Publication

Artificial fish skin of self-powered micro-electromechanical systems hair cells for sensing hydrodynamic flow phenomena

Asadnia, M., Kottapalli, A. G. P., Miao, J., Warkiani, M. E. & Triantafyllou, M. S., 6-Oct-2015, In : Journal of the Royal Society Interface. 12, 111, 20150322.

Research output: Contribution to journalArticleAcademicpeer-review

Copy link to clipboard

Documents

  • Artificial fish skin of self-powered micro-electromechanical

    Final publisher's version, 2 MB, PDF document

    Request copy

DOI

Using biological sensors, aquatic animals like fishes are capable of performing impressive behaviours such as super-manoeuvrability, hydrodynamic flow 'vision' and object localization with a success unmatched by humanengineered technologies. Inspired by the multiple functionalities of the ubiquitous lateral-line sensors of fishes, we developed flexible and surfacemountable arrays of micro-electromechanical systems (MEMS) artificial hair cell flow sensors. This paper reports the development of the MEMS artificial versions of superficial and canal neuromasts and experimental characterization of their unique flow-sensing roles. Our MEMS flow sensors feature a stereolithographically fabricated polymer hair cell mounted on Pb(Zr0.52-Ti0.48)O3 micro-diaphragm with floating bottom electrode. Canal-inspired versions are developed by mounting a polymer canal with pores that guide external flows to the hair cells embedded in the canal. Experimental results conducted employing our MEMS artificial superficial neuromasts (SNs) demonstrated a high sensitivity and very low threshold detection limit of 22 mV/(mm s21) and 8.2 mm s21, respectively, for an oscillating dipole stimulus vibrating at 35 Hz. Flexible arrays of such superficial sensors were demonstrated to localize an underwater dipole stimulus. Comparative experimental studies revealed a high-pass filtering nature of the canal encapsulated sensors with a cut-off frequency of 10 Hz and a flat frequency response of artificial SNs. Flexible arrays of self-powered, miniaturized, light-weight, low-cost and robust artificial lateral-line systems could enhance the capabilities of underwater vehicles.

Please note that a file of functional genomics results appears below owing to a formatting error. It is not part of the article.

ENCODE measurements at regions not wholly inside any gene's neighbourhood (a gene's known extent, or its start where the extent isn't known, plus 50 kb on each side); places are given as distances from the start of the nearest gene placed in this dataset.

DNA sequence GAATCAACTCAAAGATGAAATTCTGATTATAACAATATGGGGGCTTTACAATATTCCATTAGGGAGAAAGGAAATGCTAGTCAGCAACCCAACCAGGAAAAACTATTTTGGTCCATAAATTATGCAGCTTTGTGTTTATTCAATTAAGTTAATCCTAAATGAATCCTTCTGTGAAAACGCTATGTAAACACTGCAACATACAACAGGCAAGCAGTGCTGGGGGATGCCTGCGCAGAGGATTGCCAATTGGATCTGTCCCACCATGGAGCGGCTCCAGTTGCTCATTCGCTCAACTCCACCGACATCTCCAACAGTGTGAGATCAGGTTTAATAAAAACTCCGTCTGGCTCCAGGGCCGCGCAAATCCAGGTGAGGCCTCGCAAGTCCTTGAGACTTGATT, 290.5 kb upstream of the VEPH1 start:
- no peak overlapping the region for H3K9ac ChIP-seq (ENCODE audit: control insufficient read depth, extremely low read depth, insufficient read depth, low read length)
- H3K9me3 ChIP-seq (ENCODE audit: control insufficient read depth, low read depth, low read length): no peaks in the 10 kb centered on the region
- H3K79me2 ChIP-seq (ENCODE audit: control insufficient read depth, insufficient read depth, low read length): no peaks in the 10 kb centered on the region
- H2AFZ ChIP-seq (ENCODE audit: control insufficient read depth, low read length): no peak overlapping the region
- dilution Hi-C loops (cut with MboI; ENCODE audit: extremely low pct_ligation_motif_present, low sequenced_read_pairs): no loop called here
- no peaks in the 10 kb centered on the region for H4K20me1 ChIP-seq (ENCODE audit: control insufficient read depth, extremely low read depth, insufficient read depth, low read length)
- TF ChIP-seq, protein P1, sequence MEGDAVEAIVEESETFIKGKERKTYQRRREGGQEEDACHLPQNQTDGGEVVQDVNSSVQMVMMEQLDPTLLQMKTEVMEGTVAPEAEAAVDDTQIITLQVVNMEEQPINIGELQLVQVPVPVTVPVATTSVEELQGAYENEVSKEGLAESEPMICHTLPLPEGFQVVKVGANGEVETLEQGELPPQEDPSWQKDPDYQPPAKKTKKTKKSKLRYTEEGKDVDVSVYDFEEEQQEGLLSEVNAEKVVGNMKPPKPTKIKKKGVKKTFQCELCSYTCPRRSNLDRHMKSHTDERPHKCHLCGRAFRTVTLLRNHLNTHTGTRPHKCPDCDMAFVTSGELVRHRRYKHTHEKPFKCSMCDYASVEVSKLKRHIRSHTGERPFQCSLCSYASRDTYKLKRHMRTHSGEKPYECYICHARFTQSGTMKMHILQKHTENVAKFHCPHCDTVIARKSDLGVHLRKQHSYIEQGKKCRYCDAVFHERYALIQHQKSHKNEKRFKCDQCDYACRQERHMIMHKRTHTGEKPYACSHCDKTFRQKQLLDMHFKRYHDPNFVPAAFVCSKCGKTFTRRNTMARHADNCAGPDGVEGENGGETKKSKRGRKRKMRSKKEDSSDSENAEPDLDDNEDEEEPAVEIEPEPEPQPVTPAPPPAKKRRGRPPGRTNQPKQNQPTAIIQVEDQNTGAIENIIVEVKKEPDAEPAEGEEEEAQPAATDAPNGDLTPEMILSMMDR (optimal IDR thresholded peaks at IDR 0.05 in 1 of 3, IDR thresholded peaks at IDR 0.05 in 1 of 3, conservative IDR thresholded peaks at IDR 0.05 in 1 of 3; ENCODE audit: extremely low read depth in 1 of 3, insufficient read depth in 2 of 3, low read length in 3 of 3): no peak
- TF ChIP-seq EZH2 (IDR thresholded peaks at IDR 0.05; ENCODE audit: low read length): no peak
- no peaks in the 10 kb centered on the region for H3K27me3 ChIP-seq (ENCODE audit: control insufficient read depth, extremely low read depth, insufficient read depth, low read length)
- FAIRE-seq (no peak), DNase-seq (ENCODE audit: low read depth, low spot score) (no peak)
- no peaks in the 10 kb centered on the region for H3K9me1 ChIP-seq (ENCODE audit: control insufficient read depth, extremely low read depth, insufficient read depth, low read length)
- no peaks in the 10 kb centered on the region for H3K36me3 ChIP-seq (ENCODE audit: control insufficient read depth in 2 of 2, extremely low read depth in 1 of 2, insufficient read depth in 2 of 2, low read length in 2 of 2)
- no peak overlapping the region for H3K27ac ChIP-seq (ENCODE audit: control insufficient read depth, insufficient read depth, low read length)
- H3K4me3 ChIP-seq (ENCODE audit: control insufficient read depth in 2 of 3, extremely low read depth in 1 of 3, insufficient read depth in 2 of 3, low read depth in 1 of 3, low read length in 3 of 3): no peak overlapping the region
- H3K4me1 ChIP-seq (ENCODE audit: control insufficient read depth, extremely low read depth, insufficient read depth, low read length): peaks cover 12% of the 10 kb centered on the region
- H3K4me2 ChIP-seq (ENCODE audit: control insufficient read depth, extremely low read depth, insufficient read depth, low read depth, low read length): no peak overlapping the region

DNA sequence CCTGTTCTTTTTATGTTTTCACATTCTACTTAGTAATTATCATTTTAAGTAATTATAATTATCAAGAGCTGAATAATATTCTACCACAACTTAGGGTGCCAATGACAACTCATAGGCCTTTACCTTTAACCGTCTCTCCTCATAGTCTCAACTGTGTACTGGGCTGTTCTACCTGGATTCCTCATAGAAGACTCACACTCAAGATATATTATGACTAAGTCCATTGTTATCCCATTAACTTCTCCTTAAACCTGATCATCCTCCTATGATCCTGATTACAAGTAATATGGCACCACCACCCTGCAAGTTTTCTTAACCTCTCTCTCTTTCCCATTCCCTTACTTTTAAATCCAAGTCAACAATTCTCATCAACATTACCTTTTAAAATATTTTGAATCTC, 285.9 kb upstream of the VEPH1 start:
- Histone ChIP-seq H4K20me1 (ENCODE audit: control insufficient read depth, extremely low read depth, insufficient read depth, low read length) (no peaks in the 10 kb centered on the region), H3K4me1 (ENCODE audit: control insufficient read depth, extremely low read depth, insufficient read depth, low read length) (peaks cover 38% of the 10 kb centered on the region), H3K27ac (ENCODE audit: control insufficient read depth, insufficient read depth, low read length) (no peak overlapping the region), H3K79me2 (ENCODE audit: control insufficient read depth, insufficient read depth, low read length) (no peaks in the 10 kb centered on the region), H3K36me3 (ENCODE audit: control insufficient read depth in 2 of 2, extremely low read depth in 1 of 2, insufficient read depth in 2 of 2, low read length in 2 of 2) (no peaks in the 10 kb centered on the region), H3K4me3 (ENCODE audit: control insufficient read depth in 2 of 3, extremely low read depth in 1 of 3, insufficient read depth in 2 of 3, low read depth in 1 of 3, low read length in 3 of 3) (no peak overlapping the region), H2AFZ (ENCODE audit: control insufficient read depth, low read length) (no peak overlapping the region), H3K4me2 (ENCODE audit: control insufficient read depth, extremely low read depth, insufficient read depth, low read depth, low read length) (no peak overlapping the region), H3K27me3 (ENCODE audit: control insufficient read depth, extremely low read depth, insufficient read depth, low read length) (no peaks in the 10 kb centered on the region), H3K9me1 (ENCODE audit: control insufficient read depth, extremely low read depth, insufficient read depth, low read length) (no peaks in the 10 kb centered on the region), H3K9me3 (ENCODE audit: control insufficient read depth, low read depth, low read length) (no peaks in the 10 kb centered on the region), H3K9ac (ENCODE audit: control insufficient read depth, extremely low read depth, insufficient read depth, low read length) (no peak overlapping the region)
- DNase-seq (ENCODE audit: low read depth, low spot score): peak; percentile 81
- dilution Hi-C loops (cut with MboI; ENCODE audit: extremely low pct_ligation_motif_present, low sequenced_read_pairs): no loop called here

Original languageEnglish
Article number20150322
JournalJournal of the Royal Society Interface
Volume12
Issue number111
Publication statusPublished - 6-Oct-2015
Externally publishedYes

    Keywords

  • Biomimetic sensors, Canal neuromast, Piezoelectric flow sensor, Superficial neuromast, Underwater sensing, NEUROMAST, SENSORS, LATERAL-LINE SYSTEM, DESIGN, SENSITIVITY

View graph of relations

ID: 56718458